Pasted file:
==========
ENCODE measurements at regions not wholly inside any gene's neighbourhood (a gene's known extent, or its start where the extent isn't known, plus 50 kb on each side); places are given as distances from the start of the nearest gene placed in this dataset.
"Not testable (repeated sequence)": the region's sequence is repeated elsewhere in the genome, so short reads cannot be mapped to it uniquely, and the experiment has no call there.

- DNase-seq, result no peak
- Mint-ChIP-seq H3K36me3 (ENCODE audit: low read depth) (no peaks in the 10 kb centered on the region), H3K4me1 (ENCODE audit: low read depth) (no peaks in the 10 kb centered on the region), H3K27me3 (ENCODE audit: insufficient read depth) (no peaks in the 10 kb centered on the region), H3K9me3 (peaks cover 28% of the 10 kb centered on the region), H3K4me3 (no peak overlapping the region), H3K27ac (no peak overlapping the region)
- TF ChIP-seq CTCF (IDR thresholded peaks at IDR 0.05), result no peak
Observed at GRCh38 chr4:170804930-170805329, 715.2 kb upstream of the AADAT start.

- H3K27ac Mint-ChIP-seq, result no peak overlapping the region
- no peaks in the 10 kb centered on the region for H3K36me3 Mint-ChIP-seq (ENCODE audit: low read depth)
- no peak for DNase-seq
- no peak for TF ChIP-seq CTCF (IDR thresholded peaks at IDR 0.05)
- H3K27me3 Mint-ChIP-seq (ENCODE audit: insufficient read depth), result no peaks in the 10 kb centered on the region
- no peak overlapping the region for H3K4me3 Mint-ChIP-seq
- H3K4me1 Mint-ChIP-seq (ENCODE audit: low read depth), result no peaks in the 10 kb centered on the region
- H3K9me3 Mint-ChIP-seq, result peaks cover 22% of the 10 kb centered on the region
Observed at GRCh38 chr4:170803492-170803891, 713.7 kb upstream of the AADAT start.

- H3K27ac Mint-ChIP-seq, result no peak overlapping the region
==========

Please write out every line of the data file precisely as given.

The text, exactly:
ENCODE measurements at regions not wholly inside any gene's neighbourhood (a gene's known extent, or its start where the extent isn't known, plus 50 kb on each side); places are given as distances from the start of the nearest gene placed in this dataset.
"Not testable (repeated sequence)": the region's sequence is repeated elsewhere in the genome, so short reads cannot be mapped to it uniquely, and the experiment has no call there.

- DNase-seq, result no peak
- Mint-ChIP-seq H3K36me3 (ENCODE audit: low read depth) (no peaks in the 10 kb centered on the region), H3K4me1 (ENCODE audit: low read depth) (no peaks in the 10 kb centered on the region), H3K27me3 (ENCODE audit: insufficient read depth) (no peaks in the 10 kb centered on the region), H3K9me3 (peaks cover 28% of the 10 kb centered on the region), H3K4me3 (no peak overlapping the region), H3K27ac (no peak overlapping the region)
- TF ChIP-seq CTCF (IDR thresholded peaks at IDR 0.05), result no peak
Observed at GRCh38 chr4:170804930-170805329, 715.2 kb upstream of the AADAT start.

- H3K27ac Mint-ChIP-seq, result no peak overlapping the region
- no peaks in the 10 kb centered on the region for H3K36me3 Mint-ChIP-seq (ENCODE audit: low read depth)
- no peak for DNase-seq
- no peak for TF ChIP-seq CTCF (IDR thresholded peaks at IDR 0.05)
- H3K27me3 Mint-ChIP-seq (ENCODE audit: insufficient read depth), result no peaks in the 10 kb centered on the region
- no peak overlapping the region for H3K4me3 Mint-ChIP-seq
- H3K4me1 Mint-ChIP-seq (ENCODE audit: low read depth), result no peaks in the 10 kb centered on the region
- H3K9me3 Mint-ChIP-seq, result peaks cover 22% of the 10 kb centered on the region
Observed at GRCh38 chr4:170803492-170803891, 713.7 kb upstream of the AADAT start.

- H3K27ac Mint-ChIP-seq, result no peak overlapping the region